Home Brew at Greenville Hop House

I’ve been fascinated by the idea of home brewing for a long time, chatted with numerous home brewers and tasted finished products, but never sated my intrigue for the home brewing process. Until last Saturday.

Home Brew Setup at Greenville Hop House

Ready for the first steps: Packages of hops, a mash tun with a false bottom (for purchase at GHH) and a kettle

Greenville Hop House Home Brew Setup

Greenville Hop House, my favorite bottle shop in town, is also a home brew supply shop and all-around awesome place. This East North Street store is packed with brewing supplies and frequently hosts Saturday home brewing days.

I hung out for a few hours last Saturday and again on Wednesday to watch my first home brews in action. Manager Andrew Myers and his brew mate, Mike, were kind to explain all of the ingredients, steps and science behind the brewing process.

Ben Pierson at Greenville Hop House

Ben sneaks a peek

This perfectly sunny, warm Saturday saw the creation of a Bell’s Amber ale clone. The all-grain recipe called for both Fuggle and Cascade hops.

As the sparging began, we were treated to a visit by Ben Pierson and Travis Long from Swamp Rabbit Brewery. Ben shared that brewing has begun at Swamp Rabbit and they’re aiming to open the third week of March. I can’t wait to finally try his beer!

A few other chaps dropped by during the brewing process—there is a never a shortage of nice, entertaining beer lovers at Hop House. The three-gallon recipe took approximately four hours from first boil to the final straining into the carboy.

On Wednesday I witnessed the first step of an all-grain, brew in a bag. This convenient and efficient setup entails putting a bag inside the kettle, which closes firmly around the rip and holds all of the ground grains. This day’s brew leader, Stuart, explained that the more finely ground grain ensures you get all of the sugars and eases the clean-up.

I could offer a more detailed description of what went down at each step, but honestly, I was the only one who’d never brewed and am still a noob to the whole process. For some more info about home brewing, check out this link and scroll through the pics.

Or better yet, stop by Greenville Hop House one Saturday and let Andrew show you how it’s done. Follow GHH on Facebook and Twitter to find out the next home brew date.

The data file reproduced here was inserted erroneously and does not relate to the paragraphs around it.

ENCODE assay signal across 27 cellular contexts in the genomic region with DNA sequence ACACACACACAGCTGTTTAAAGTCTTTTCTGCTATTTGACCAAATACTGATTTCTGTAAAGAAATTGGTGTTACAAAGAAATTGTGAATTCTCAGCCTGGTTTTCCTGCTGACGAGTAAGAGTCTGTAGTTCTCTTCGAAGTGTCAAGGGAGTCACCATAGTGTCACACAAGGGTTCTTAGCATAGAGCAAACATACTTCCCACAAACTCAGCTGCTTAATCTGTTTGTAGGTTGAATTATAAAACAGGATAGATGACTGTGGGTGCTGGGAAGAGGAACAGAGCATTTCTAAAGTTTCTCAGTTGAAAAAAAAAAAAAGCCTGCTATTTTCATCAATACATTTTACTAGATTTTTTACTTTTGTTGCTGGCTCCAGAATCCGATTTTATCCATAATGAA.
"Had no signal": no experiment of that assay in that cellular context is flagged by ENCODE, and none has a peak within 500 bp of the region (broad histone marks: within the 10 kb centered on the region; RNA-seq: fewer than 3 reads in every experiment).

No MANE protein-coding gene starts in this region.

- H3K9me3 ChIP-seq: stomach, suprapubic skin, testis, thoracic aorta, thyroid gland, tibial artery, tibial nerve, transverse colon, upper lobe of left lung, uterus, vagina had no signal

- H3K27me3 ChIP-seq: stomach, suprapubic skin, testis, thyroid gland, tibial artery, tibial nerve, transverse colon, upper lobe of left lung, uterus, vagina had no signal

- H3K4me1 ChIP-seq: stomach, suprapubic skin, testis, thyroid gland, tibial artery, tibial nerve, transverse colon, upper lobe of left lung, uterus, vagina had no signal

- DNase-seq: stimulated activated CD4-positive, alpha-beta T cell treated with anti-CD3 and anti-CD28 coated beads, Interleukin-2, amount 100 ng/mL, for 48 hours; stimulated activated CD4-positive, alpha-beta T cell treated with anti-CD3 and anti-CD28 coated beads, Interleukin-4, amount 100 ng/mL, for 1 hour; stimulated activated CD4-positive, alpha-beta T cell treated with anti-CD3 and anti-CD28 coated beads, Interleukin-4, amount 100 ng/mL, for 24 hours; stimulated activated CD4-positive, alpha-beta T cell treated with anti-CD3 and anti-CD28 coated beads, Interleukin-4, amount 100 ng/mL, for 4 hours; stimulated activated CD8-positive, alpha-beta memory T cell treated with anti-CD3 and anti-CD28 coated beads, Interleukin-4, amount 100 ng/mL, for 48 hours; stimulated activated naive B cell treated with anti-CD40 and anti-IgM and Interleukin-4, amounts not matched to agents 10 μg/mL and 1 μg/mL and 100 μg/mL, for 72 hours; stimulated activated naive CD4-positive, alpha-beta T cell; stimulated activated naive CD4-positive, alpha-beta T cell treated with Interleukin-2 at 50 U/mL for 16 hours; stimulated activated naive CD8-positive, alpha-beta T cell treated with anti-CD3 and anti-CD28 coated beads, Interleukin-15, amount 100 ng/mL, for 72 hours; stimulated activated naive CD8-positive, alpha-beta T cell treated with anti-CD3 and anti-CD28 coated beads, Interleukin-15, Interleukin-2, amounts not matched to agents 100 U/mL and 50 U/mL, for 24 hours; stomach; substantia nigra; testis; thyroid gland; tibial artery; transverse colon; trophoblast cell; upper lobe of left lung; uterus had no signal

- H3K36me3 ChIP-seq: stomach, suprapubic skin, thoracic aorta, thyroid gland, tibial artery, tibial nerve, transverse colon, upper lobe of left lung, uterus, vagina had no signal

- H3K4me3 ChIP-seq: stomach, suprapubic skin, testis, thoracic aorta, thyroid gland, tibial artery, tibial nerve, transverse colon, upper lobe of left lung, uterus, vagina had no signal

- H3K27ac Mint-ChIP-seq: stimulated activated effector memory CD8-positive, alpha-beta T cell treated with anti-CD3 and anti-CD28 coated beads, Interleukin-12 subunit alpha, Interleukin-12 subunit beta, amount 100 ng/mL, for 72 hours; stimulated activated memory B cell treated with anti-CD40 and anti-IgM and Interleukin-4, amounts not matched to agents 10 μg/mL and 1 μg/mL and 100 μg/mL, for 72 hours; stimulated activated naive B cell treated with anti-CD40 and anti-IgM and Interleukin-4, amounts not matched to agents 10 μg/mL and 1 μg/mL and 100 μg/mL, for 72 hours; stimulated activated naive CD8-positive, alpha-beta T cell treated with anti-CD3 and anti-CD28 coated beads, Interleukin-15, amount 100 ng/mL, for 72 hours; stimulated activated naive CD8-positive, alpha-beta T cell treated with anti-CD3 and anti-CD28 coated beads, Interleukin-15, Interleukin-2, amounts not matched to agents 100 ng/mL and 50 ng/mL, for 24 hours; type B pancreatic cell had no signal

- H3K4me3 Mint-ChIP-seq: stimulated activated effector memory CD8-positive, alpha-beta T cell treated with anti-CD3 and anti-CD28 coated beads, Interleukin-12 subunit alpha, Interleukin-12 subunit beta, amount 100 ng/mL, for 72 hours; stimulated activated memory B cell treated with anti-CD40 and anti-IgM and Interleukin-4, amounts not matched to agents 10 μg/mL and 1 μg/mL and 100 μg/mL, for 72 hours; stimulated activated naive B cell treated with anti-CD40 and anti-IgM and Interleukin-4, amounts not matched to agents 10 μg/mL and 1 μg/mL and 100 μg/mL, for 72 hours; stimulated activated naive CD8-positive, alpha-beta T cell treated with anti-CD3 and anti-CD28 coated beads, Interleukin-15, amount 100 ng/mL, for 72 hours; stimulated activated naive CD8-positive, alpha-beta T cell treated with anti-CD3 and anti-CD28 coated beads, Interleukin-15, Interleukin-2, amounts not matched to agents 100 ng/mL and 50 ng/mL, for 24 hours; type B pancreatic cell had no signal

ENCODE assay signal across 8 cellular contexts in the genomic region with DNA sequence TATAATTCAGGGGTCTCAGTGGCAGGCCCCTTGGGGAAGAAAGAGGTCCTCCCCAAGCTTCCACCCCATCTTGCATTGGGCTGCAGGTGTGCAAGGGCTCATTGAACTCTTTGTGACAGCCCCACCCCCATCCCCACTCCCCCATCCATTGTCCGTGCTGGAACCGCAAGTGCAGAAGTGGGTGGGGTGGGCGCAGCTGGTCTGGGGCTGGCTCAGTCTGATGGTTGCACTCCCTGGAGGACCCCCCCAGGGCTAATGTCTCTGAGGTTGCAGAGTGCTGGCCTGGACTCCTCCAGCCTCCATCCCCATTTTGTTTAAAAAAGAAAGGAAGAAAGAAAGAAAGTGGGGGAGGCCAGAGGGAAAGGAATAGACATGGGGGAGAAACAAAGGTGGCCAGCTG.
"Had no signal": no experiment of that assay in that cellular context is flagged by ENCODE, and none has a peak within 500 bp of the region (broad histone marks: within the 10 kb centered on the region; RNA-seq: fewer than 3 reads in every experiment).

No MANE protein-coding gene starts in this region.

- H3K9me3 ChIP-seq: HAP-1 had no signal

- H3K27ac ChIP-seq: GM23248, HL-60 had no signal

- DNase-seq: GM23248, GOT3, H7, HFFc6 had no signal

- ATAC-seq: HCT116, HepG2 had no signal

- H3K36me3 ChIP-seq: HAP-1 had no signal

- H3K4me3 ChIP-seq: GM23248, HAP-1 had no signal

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Milk Stout Risotto

Step aside white wine: beer is my new favorite risotto ingredient.

As much as I love beer, I’m always reluctant to cook with it. All I can think is, I could be drinking that instead of taking a chance on cooking!

After purchasing a growler of Westbrook’s Udderly Milk Stout from Greenville Hop House, I knew I’d have a few ounces of beer to spare. I searched “milk stout recipes” on Pinterest, expecting cake and cookie concoctions. Instead, I found a risotto, one of my favorite things to cook.


You can see many of the ingredients in action or soon to take the stage: Arborio rice, beer, onions, garlic and thyme simmer, while sautéed mushrooms, roasted butternut squash and Parmesan cheese await the final flourish.

The finished product isn’t the prettiest risotto I’ve ever made, but it’s certainly one of the tastiest!


I’ve baked beer bread a few times, but this is the first real cooking experience I’ve had with beer. Have you ever cooked with beer? Please share the recipe!



The snow began to fall around noon yesterday, slowly wafting and eventually sticking by late afternoon.

Nearby friends invited me to a fireside movie night. I set out on the crunchy white path to their apartment with cookies and growler in tow.

Harpoon’s Winter Warmer provided a well-spiced addition to the night. This malty, amber-colored ale offers a lot of cinnamon and a little bitterness to counter the sweet notes. Though not my favorite winter beer, I still look forward to finishing off the growler.

Huge thanks to Greenville Hop House for the beer!